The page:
The Rushdie Attack and Iran’s Agenda – GIS Reports


The recent assassination attempt on author Salman Rushdie should prompt Western countries to reevaluate their tolerant attitude towards Tehran’s subversive activities.

The West has long turned a blind eye to Iran’s destabilizing activities in the Middle East. © GIS

In 1982, Salman Rushdie, a British-American author of Indian origin, published a novel called “The Satanic Verses”. The book was considered blasphemy by Iran’s then-Supreme Leader Ayatollah Khomeini, who in 1989 issued a fatwa ordering worshipers to kill Rushdie. The fatwa was confirmed by Khomeini’s successor, Ayatollah Ali Khameinei.

The Encyclopedia Britannica defines a fatwa as follows: “In Islam, a formal ruling or interpretation on a point of Islamic law given by a qualified jurist. Fatwas are usually issued in response to questions from individuals or Islamic courts. Although considered authoritative, fatwas are generally not treated as a binding judgment.

Whether or not one believes the book to be in good taste, inciting to kill its author amounts to calling for terrorist acts in Western countries. And indeed, recently, Mr. Rushdie was seriously injured by an attacker in New York. A 24-year-old man, Hadi Matar, stabbed the novelist to carry out the fatwa. The attack was widely welcomed in Iran, especially in the media, which is entirely controlled by the government.

Brussels has planned to sanction companies that respect the UN sanctions reimposed by Washington.

In Europe as in America, politicians and the media seemed shocked. However, the incident was not surprising. The Tehran regime is the biggest sponsor of terrorism in the world. Hezbollah, a terrorist organization operating in Lebanon, is openly supported by Iran. Iranian leaders are behind the civil war in Yemen. Their goal is to secure access to the Red Sea and ultimately the Suez Canal, and to have a base to destabilize Saudi Arabia from the south.

The terrorist attacks in Iraq and the armed interventions in Syria are also supported, even initiated and ordered by the Iranian regime. Tehran openly calls for the total annihilation of Israel and does not hesitate to support terrorism in Europe and the United States, as the attack in New York showed.

Tolerate terrorism

Nevertheless, after several years of negotiations, in 2015 the United States and the other permanent members of the UN Security Council (China, France, Russia and the United Kingdom) as well as Germany and the European Union concluded the Joint Comprehensive Plan of Action (JCPOA) with Tehran. Tehran has agreed to dismantle most of its nuclear program and open its facilities to closer international inspections in exchange for billions of dollars in sanctions relief. However, the deal only delayed Iran’s construction of nuclear warheads by 13 to 15 years.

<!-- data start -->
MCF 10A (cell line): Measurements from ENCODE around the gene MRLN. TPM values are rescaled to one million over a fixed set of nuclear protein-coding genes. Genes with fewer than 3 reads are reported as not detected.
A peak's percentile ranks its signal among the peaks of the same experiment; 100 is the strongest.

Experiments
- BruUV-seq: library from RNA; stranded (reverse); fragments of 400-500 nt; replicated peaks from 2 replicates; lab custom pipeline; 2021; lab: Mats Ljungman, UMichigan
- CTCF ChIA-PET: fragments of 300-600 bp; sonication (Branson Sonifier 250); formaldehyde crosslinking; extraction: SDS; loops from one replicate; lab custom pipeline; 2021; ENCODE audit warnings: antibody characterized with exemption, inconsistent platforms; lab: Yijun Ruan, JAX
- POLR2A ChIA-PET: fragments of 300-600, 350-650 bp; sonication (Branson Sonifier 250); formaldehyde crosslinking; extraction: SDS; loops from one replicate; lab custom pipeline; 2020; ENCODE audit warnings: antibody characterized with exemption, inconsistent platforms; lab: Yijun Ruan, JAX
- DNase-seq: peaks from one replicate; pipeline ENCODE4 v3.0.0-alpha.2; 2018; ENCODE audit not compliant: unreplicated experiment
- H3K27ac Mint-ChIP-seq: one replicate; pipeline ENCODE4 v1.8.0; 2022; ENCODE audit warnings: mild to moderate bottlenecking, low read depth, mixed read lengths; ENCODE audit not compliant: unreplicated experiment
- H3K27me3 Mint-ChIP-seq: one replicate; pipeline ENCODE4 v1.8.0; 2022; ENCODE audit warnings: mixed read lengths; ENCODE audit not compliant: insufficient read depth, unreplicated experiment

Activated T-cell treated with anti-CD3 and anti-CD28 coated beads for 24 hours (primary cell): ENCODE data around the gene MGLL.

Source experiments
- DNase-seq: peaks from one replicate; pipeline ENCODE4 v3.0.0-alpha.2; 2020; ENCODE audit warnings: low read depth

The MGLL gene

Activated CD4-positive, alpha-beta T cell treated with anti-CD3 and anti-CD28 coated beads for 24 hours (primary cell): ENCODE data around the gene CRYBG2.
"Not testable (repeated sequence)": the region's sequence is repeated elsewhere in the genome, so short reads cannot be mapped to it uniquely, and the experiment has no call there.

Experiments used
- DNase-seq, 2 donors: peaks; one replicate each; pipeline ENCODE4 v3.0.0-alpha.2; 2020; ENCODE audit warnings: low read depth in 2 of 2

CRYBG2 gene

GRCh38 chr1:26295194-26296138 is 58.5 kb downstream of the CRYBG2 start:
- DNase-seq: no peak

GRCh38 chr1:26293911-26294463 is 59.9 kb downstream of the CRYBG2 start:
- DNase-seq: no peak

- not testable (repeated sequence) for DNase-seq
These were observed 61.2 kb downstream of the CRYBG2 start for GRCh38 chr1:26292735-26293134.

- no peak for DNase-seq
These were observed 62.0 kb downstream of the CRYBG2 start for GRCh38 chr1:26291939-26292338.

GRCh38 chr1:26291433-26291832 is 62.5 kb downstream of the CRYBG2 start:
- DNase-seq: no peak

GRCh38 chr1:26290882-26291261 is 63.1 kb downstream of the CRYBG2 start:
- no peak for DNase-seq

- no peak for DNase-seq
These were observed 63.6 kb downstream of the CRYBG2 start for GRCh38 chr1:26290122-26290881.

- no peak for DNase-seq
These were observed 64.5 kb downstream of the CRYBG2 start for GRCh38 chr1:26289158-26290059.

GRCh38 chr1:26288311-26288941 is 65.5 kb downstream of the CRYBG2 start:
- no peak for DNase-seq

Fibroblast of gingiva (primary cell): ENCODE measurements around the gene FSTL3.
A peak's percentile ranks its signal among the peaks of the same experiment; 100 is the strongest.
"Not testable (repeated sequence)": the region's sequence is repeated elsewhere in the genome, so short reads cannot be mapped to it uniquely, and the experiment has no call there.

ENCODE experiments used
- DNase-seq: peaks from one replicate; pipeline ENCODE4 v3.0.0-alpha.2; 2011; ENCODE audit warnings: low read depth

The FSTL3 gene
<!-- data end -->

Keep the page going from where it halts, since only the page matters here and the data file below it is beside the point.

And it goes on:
The agreement does not mention or attempt to prevent Iran’s subversive activities in the region or its sponsorship of terrorist activities. Nor does it address Tehran’s stated intention to annihilate Israel. The most affected countries were not included in the negotiations. These issues led the Trump administration to rescind the JCPOA and reintroduce sanctions. Meanwhile, the EU has done everything to salvage the deal and normalize relations with Iran, completely neglecting the terrorist threat. Brussels has even planned to sanction companies that respect the UN sanctions reimposed by Washington.

The thousands of victims in the Middle East were not enough to convince Western politicians and media of the need to combat Iran’s dangerous subversive activities.

Then the Biden administration, along with European countries, began to renegotiate the JCPOA. Generally, the Iranian regime has pushed for even looser conditions on nuclear development. Terrorism remains unanswered. Surprisingly, Western countries continued to negotiate under these conditions.

Iran already knows that Europe, and probably also Russia and China, will offer their support to Washington in the upcoming negotiations. They seem to be resuming their nuclear development before the talks. Perversely, neighboring countries that bear the brunt of the Iranian threat, such as Israel, Saudi Arabia and Turkey, are excluded from the process.

The thousands of victims in the Middle East were not enough to convince Western politicians and media of the need to combat Iran’s dangerous subversive activities. But perhaps the New York attack will ultimately spur the West to make sure Tehran ends its campaign of terrorism and destabilization in the Middle East and the Western world before striking a new deal.

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